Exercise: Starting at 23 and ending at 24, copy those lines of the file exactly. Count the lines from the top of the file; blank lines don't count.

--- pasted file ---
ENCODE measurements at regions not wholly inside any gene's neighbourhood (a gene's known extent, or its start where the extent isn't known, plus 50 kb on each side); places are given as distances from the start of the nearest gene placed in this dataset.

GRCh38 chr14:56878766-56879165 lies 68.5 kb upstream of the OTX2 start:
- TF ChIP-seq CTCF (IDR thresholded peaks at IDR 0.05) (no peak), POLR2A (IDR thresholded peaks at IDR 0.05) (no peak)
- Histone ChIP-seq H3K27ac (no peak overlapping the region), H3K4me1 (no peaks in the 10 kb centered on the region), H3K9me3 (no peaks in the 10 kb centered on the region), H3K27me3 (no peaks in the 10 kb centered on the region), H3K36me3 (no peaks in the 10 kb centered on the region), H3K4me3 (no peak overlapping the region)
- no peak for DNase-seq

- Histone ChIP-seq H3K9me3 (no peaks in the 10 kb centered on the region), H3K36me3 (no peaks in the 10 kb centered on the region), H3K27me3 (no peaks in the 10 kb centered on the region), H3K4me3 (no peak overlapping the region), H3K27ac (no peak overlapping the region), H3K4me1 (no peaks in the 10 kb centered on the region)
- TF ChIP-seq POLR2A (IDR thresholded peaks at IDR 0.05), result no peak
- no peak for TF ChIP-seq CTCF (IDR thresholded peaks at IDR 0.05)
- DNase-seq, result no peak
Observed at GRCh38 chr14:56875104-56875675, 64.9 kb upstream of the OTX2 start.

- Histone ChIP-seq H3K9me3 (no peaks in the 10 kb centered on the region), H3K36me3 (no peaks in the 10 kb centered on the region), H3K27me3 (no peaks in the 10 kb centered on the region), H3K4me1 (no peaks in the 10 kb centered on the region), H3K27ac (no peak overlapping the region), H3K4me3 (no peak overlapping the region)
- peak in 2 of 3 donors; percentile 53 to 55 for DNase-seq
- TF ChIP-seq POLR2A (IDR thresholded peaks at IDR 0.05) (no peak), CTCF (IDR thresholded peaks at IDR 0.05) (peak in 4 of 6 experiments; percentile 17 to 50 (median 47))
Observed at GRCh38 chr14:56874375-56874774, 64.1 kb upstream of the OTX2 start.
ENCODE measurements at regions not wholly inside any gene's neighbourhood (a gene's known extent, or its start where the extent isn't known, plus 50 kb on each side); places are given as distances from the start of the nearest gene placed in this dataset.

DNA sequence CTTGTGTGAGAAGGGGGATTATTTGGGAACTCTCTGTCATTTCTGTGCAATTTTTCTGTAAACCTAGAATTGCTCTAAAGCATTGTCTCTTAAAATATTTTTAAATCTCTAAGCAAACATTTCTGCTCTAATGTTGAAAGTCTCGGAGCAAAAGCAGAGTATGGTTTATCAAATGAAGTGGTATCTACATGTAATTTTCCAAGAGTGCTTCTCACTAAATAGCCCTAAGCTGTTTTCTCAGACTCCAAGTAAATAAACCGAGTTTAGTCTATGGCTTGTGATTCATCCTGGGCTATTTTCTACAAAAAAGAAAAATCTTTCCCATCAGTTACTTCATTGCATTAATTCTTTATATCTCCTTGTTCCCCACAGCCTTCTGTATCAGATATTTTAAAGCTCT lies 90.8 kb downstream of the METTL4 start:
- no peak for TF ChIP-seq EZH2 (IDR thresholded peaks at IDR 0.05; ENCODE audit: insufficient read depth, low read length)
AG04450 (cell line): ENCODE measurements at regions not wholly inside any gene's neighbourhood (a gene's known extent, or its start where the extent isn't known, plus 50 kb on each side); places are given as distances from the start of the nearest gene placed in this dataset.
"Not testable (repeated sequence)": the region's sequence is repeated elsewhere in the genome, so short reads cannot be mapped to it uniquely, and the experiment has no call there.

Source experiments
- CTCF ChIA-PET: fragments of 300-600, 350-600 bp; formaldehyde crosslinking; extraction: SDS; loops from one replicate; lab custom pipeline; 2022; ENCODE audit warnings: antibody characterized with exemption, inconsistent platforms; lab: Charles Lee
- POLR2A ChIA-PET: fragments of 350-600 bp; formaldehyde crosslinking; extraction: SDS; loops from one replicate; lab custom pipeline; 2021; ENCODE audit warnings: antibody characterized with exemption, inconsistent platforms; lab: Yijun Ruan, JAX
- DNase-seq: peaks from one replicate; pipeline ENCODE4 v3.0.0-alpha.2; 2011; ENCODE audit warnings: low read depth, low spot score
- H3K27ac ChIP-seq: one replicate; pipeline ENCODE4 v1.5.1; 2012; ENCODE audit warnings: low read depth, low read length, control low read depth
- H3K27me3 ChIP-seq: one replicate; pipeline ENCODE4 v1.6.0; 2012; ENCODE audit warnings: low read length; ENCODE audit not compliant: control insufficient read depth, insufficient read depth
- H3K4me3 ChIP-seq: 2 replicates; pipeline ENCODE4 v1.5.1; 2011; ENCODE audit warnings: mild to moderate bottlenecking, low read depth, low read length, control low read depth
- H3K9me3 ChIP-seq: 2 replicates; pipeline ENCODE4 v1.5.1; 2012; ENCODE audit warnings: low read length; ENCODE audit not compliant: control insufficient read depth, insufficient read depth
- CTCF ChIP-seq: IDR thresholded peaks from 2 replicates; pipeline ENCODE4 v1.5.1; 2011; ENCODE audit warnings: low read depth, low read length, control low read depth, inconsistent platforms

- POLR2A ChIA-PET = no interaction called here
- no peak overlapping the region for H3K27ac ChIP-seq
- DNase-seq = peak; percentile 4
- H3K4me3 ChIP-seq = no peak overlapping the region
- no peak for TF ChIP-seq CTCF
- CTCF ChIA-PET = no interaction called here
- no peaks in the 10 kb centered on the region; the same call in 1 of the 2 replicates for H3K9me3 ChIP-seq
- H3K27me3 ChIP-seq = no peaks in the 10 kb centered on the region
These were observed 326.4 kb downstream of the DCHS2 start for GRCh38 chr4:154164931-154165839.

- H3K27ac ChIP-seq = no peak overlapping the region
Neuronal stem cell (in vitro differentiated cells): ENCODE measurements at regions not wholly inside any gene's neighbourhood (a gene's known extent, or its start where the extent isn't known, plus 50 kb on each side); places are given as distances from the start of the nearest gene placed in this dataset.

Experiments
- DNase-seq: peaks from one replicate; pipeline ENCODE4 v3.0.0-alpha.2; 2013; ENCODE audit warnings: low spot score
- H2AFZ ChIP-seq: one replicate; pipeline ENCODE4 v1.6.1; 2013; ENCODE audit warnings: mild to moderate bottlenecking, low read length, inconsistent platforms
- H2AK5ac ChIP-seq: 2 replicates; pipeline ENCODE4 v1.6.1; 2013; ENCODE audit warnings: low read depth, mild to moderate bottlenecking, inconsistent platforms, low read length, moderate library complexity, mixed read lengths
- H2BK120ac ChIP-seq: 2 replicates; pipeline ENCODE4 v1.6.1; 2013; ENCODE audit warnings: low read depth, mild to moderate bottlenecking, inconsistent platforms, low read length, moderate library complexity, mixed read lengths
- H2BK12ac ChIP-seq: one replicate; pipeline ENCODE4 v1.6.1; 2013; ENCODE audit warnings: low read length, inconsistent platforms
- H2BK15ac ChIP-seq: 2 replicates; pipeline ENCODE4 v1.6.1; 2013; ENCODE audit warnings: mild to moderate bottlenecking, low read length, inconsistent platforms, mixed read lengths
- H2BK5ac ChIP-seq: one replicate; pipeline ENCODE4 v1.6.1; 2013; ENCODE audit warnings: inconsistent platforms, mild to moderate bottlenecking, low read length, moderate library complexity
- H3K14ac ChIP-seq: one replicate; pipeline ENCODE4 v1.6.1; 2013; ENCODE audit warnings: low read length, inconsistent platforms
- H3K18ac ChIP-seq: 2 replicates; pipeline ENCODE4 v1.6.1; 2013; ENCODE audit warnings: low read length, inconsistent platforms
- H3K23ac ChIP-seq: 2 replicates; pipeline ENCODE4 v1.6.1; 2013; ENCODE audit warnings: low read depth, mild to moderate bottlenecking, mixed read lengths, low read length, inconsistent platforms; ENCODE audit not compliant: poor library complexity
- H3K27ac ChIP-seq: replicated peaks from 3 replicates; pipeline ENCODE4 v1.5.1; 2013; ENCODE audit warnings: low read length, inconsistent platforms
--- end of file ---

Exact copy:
- DNase-seq: peaks from one replicate; pipeline ENCODE4 v3.0.0-alpha.2; 2011; ENCODE audit warnings: low read depth, low spot score
- H3K27ac ChIP-seq: one replicate; pipeline ENCODE4 v1.5.1; 2012; ENCODE audit warnings: low read depth, low read length, control low read depth